Category: Biographies & Memoirs
Regular price: $14.99
Deal price: $2.99
Deal starts: September 15, 2023
Deal ends: September 15, 2023
A haunting, poignant story of growing up in a mixed-race family in 1970s New Jersey, in the tradition of The Color of Water.
Race is made, not born. It can materialize with a thunderous suddenness. It can happen to you in moments that will be cauterized into memory as if into flesh.
Could a picturesque white house with a picket fence save the world? What if it was filled with children drawn together from around the globe? And what if, within the yard, the lines of kin and skin, of family and race, were deliberately knotted and twisted? In 1970, a wild-eyed dreamer, Bob Guterl, believed it could.
Bob was determined to solve, in one stroke, the problems of overpopulation and racism. The charming, larger-than-life lawyer and his brilliant wife, Sheryl, a former homecoming queen, launched a radical experiment to raise their two biological sons alongside four children adopted from Korea, Vietnam, and the South Bronx—the so-called war zones of the American century. They moved to rural New Jersey with dreams of creating what Bob described as a new Noah’s ark, filled with “two of every race.”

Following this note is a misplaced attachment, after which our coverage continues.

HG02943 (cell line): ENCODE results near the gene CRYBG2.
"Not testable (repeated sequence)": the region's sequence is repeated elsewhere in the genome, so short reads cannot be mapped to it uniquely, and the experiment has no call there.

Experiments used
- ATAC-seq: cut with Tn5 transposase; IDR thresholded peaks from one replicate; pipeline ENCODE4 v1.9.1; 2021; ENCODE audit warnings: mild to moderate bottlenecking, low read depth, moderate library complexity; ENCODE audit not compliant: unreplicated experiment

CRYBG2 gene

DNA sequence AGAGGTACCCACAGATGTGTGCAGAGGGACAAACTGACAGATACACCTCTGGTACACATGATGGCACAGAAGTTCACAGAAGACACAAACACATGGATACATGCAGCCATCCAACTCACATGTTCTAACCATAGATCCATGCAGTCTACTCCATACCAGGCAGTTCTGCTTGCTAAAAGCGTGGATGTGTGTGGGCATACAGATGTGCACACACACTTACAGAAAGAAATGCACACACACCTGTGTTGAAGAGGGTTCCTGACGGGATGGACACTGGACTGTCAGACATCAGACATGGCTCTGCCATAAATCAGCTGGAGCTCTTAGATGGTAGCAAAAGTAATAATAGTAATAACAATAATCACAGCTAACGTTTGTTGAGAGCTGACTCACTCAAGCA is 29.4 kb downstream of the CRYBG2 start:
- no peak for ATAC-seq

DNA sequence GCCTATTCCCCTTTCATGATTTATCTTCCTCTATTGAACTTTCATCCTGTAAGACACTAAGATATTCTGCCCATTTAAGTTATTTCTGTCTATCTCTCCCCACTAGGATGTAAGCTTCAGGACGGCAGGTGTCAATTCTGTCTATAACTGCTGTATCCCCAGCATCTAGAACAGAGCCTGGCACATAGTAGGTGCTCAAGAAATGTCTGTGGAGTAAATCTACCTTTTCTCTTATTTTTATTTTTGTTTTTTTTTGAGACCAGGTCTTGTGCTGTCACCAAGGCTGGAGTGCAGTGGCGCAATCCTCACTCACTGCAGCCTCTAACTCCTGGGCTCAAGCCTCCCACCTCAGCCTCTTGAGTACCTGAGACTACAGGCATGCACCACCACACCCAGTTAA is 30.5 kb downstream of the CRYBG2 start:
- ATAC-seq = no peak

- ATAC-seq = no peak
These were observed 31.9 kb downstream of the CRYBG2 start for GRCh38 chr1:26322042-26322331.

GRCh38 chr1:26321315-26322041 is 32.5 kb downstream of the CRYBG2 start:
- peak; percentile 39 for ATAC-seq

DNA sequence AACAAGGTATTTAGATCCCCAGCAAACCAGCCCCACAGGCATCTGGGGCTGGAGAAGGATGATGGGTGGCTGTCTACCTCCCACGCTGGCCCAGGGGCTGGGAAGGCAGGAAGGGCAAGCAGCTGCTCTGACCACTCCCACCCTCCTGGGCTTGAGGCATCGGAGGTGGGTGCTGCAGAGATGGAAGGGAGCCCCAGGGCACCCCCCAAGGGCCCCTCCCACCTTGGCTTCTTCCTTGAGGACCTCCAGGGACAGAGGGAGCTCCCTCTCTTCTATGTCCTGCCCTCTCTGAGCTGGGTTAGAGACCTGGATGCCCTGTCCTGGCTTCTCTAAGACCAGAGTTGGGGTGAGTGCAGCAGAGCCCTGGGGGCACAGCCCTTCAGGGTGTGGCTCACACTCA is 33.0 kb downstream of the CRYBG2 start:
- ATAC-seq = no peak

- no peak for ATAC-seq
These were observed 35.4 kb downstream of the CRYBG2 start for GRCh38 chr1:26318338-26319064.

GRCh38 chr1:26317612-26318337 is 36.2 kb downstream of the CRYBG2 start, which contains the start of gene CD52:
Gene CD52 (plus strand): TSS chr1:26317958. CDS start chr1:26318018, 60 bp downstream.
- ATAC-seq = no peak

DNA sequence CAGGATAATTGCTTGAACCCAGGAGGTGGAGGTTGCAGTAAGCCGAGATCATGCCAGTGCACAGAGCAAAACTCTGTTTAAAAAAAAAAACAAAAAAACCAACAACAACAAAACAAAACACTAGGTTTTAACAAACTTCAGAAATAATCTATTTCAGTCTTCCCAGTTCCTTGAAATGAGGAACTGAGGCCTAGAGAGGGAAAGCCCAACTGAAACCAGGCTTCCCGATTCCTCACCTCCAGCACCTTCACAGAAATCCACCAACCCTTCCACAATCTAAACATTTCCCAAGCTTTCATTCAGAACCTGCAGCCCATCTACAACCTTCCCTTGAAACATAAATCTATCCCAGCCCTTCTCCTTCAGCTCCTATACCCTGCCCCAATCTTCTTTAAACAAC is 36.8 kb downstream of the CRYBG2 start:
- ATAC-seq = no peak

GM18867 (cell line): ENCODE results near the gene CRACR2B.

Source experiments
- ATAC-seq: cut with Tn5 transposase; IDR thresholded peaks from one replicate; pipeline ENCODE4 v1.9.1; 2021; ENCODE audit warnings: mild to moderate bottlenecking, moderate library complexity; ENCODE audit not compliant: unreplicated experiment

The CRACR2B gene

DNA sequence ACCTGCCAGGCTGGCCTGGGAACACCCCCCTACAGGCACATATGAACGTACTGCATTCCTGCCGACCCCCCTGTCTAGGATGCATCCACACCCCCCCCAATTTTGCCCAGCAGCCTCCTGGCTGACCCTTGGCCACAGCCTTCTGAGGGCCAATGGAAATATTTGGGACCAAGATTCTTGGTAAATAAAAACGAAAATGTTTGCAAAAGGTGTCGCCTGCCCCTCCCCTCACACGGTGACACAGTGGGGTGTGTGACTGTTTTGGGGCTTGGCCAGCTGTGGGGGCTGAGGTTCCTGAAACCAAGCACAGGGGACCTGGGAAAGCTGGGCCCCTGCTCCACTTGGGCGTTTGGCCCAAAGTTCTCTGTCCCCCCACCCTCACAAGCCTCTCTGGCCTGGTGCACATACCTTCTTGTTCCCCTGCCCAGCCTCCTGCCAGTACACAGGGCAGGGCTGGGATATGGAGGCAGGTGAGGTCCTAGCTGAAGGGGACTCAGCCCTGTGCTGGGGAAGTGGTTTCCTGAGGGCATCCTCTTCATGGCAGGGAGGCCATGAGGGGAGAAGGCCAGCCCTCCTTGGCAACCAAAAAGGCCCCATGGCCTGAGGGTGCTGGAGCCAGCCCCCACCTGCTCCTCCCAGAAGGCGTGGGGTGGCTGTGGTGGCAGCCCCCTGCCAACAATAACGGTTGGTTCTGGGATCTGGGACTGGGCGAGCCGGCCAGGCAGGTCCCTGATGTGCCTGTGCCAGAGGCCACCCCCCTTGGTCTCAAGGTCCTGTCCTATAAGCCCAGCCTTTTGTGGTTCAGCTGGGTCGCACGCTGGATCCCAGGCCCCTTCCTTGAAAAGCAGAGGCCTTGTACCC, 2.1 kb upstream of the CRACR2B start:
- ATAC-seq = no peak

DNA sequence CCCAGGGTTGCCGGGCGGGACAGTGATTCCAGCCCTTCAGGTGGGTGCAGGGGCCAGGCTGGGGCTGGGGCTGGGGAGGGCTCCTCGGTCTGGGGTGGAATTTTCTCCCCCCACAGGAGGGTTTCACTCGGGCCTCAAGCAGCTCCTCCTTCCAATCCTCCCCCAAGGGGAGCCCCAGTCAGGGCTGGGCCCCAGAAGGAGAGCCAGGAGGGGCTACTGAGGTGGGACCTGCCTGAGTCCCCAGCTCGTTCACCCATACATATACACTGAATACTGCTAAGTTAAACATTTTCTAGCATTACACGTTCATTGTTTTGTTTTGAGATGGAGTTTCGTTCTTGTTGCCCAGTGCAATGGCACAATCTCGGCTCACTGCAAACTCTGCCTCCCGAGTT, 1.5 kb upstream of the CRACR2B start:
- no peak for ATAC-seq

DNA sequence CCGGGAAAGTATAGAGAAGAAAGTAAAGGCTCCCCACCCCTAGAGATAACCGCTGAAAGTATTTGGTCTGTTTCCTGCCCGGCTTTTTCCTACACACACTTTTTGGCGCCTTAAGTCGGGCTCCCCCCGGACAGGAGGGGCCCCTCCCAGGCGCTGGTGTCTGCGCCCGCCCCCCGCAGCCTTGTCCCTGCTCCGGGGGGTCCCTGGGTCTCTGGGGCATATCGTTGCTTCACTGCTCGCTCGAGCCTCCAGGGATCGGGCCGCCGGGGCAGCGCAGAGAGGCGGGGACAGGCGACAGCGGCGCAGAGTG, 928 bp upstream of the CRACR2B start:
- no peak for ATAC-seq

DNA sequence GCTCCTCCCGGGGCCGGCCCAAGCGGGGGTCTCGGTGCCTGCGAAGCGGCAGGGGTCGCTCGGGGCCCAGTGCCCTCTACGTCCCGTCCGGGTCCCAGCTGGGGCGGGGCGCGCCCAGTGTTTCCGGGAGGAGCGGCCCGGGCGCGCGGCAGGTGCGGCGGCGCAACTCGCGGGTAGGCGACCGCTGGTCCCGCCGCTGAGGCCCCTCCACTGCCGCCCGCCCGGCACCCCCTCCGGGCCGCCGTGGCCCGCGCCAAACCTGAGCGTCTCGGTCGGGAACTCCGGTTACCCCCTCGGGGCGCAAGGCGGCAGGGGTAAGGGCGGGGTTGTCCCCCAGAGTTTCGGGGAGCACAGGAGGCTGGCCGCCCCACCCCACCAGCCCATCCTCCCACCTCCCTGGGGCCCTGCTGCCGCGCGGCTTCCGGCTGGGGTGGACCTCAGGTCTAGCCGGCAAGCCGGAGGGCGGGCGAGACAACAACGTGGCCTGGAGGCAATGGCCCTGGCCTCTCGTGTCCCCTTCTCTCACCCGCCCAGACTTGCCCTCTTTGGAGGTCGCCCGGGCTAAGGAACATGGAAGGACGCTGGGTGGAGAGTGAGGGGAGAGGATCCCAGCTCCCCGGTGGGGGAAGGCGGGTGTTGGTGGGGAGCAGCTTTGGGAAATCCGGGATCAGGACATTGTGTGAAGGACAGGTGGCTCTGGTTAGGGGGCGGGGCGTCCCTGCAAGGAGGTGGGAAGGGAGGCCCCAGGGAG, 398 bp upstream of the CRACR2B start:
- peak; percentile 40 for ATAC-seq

While the venture made for a great photograph, with the proverbial “casseroles and potato chips out for everyone,” the Brady Brunch façade began to crack once reality seeped into the yard, adding undue complexity to the ordinary drama of a big family. Neighbors began to stare. Vacations went wrong. Joy and laughter commingled with discomfort and alienation. Familial bonds inevitably buckled. In the end, this picture-perfect family was no longer, and memories of the idyllic undertaking were marred by tragedy.
In lyrical yet wrenching prose, Matthew Pratt Guterl, one of the children, narrates a family saga of astonishing originality, in which even the best intentions would prove woefully inadequate. He takes us inside the clapboard house where Bob and Sheryl raised their makeshift brood in a nation riven then as now by virulent racism and xenophobia. Chronicling both the humor and pathos of this experiment, he “opens a door to our dreams of what the idea of family might make possible.”
In the tradition of James McBride’s The Color of Water, Skinfolk exposes the joys and constraints of love, blood, and belonging, and the persistent river of racial violence in America, past and present.